But in many ways, the most satisfying deployment I commanded was not a carrier: It was USNS Comfort, a 60,000-ton hospital ship with nearly 1,000 beds and a main battery consisting not of combat jets but of doctors and nurses. The ship has nearly 100 intensive-care beds, with total accommodations for more than 1,300 people if necessary.

The author, on right, in command of the USNS Comfort.Source: US Navy

I was lucky to have the Comfort under my command in Latin America and the Caribbean, where her crew performed hundreds of thousands of lifesaving and life-changing patient treatments over the course of six months. Today, we must think seriously about a riskier mission: sending both the Comfort and her sister ship, the Mercy, to the eastern Mediterranean during the Israel-Hamas war.

The need is clear: Nearly two million Gazans, nearly half of them children, are in the middle of a war zone. Civilian casualties are mounting by the hour despite efforts of the Israel Defense Forces to minimize “collateral damage” as they undertake a justified series of counterattacks against the terrorists.

How the Islamic State Propaganda Machine is Exploiting the Israel-Hamas Conflict

Lucas Webber, Colin P. Clarke

Since the Hamas raid on Israel on Oct. 7, the Islamic State (IS) has been attempting to exploit the resulting conflict to inspire its followers to commit acts of terrorism. Working through its central command apparatus, branches, and affiliates, as well as its legions of online supporters, IS seeks to capitalize on hostile sentiments stirred up throughout the Muslim world by Israel’s assault on Hamas in Gaza, launched in response to an attack that killed over 1,400 in Israel.

The Israeli counterattack has led to thousands of civilian casualties, including many children, with devastating images being shared throughout the world daily. In response, IS has called for its followers to join the fight and commit militant violence against Jewish, Israeli, and Western targets across the globe. There is likewise a real threat of IS Central and its branches carrying out coordinated external attacks and continuing to incite supporters to act. Current events are emboldening the Islamic State to continue inciting its followers while also looking to recruit new members. IS sees a real opportunity to mobilize radicalized Hamas supporters, taking advantage of the opportunity to capitalize upon the frenzy of rage that has accompanied large-scale mass protests, including many in the West.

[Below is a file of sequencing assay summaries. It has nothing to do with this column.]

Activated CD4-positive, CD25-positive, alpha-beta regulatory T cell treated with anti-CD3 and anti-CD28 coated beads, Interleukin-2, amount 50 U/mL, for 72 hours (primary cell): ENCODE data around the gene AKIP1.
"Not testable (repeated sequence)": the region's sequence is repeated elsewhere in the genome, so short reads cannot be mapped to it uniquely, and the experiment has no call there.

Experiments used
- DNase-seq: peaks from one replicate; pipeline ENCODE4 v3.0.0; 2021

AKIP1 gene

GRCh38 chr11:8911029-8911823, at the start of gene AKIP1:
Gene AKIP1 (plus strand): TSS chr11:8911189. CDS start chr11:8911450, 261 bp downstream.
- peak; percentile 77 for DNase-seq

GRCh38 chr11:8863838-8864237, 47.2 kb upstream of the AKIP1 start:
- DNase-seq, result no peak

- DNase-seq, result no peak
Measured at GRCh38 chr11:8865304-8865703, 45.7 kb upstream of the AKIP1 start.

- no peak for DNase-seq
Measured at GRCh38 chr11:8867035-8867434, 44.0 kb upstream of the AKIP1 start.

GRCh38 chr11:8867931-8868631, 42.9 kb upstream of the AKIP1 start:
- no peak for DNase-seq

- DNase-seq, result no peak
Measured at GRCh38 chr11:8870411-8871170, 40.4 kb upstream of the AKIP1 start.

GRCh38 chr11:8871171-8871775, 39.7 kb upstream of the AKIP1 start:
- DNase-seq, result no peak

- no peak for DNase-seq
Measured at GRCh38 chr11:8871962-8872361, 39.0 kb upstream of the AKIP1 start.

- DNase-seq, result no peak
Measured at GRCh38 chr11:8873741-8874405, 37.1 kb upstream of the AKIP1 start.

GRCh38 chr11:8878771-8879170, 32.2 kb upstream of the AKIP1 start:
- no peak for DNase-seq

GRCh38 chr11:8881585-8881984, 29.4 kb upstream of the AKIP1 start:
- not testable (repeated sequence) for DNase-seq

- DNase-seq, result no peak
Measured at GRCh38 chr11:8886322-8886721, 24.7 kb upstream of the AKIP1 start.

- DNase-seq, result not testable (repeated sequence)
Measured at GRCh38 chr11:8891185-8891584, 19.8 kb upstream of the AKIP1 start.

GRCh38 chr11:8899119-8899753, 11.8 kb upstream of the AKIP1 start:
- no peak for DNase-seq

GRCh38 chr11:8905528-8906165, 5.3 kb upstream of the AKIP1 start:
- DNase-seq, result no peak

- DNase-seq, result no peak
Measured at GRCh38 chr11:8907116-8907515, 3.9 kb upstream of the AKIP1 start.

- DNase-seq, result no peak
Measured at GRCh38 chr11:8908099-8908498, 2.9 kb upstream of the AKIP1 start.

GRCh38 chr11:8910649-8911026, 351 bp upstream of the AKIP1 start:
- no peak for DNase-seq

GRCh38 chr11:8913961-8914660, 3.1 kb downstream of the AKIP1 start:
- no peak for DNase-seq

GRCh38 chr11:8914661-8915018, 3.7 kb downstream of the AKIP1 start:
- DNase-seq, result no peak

It did not take long for IS followers to capitalize on the rage resulting from what many in the Muslim world considered to be the collective punishment of the Palestinian population living in Gaza. On Oct. 13, a 20-year-old man from Russia’s northern Caucasus region stabbed a teacher to death at a school in Arras, France. The perpetrator referenced the Hamas attack on video prior to the attack while identifying with the Islamic State cause. Then, on Oct. 16, a 45-year-old man of Tunisian descent shot and killed two Swedish soccer fans in Brussels. The gunman posted a video online stating he was acting on behalf of IS.